Physician job satisfaction: Developing a model using qualitative data

Julia E. McMurray, Eric Williams, Mark D. Schwartz, Jeffrey Douglas, Judith Van Kirk, T. Robert Konrad, Martha Gerrity, Judy Ann Bigby, Mark Linzer

Research output: Contribution to journalArticlepeer-review

99 Scopus citations


The purpose of this study was to develop a current and comprehensive model of physician job satisfaction. Information was gathered by (1) analysis of open-ended responses from a large group practice physician survey in 1988, and (2) analysis of focus group data of diverse physician subgroups from 1995. Participants were 302 physicians from large-group practices and 26 participants in six focus groups of HMO, women, minority, and inner-city physicians. Data were used to develop a comprehensive model of physician job satisfaction. The large group practice survey data supported the key importance of day-to-day practice environment and relationships with patients and physician peers. Future concerns focused on the effect of managed care on the physician-patient relationship and the ability of physicians to provide quality care. Focus groups provided contemporary data on physician job satisfaction, reinforcing the centrality of relationships as well as special issues for diverse physician subgroups of practicing physicians. New variables that relate to physician job satisfaction have emerged from economic and organizational changes in medicine and from increasing heterogeneity of physicians with respect to gender, ethnicity, and type of practice. A more comprehensive model of physician job satisfaction may enable individual physicians and health care organizations to better understand and improve physician work life.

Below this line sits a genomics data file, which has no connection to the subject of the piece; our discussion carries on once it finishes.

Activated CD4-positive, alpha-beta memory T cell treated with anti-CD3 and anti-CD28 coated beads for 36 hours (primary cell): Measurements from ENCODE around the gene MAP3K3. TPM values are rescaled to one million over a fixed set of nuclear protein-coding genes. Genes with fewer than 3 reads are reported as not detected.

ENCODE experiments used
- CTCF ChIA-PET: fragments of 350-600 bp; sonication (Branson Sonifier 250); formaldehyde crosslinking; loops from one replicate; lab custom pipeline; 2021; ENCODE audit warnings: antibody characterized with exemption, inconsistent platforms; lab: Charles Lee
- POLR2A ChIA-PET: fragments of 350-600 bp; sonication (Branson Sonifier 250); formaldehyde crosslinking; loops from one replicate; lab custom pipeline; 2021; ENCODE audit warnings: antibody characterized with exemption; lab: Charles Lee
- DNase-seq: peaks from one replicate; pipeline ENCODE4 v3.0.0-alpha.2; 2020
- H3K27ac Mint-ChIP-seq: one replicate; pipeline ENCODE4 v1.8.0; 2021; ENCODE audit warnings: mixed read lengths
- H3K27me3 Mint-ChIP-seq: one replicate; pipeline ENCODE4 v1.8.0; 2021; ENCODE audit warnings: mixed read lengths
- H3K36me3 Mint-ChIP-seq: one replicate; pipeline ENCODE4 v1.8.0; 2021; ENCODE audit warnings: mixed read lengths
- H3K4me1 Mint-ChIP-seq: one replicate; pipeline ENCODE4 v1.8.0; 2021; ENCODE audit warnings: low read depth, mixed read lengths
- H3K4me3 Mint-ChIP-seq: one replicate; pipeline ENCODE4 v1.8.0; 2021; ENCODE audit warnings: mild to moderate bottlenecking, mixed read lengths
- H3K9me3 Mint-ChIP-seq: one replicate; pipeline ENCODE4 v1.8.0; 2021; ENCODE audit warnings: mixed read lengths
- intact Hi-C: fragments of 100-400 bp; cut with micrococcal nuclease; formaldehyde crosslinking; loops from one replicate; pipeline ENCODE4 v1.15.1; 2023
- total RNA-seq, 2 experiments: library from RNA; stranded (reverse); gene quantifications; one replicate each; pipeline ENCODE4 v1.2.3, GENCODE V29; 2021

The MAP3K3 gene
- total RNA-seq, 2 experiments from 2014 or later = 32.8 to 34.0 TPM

Original languageEnglish (US)
Pages (from-to)711-714
Number of pages4
JournalJournal of general internal medicine
Issue number11
StatePublished - 1997

Bibliographical note

Funding Information:
Received from the Deparanents of Medicine (JEM. JVK. ML) and Biostatistics (liD), Univel~ihj of Wiscons#t School of Medicgte, Madison; the Sheps CeT~ien Division oT~ Health Professiontis (EW. TRtQ. University of North Carolina at Chapel Hffl: D~vis~on of Pr~nary Care. Department of Internal Medicine. New York Universitzj, New York (MDS): DeparUnent of Medicine, OregoTt Health Sciences UTttverstty, Portlartd (MO); DeparUnent of Med5 ctne. Brigham and Wom~R'S Hospital. Harvard Medical School. Boston, Mass. (JB): and the Socieaj of OeTteral Internal Medicine (JEM, MDS, MO, JAB, ML), Washington. DC. Supported by a grant from the Robert Wood Johnson Foundation. Dr. Williams is curreTttly affiliated with the Program for Health Services Mar~agement Ur~iversiaj of Missom-L Columbia. Other members of the CSSO are Donald Pathmarc MD. Univ. of North Carolina. Chapel Hi}f: Elnora Rhodes. SQIM. Washing-tore DC: John Frey, MD, Dept. of Family Medicine, Univ. of Wis consir~ Madison: Kathleen G. Nelsorc MD. Dept of Pediatrics. Children's Hospital. Birmtngharrc Ala,: William E, Scheckler. MD, Dept of Family Medicine, UT~iv. of WtscoT~s#~ Medical School, Madison; Mary Ramsbottom Luciel: MD, Univ. of Ken tucky. Lexington: Richard Shugerman. MD. Univ. of Washing-tore Seattle. Address correspondence aTzd repliTzt requests to Dr. McMur ray: J5/2t0 CSC, UTztversihy of Wiscons#z School of Medicine, Department of Med~cae. 600 H~gltand Ave.. Madison. W153 772.


  • Career satisfaction
  • Physician job satisfaction
  • Qualitative analysis
  • Women physicians


Dive into the research topics of 'Physician job satisfaction: Developing a model using qualitative data'. Together they form a unique fingerprint.

Cite this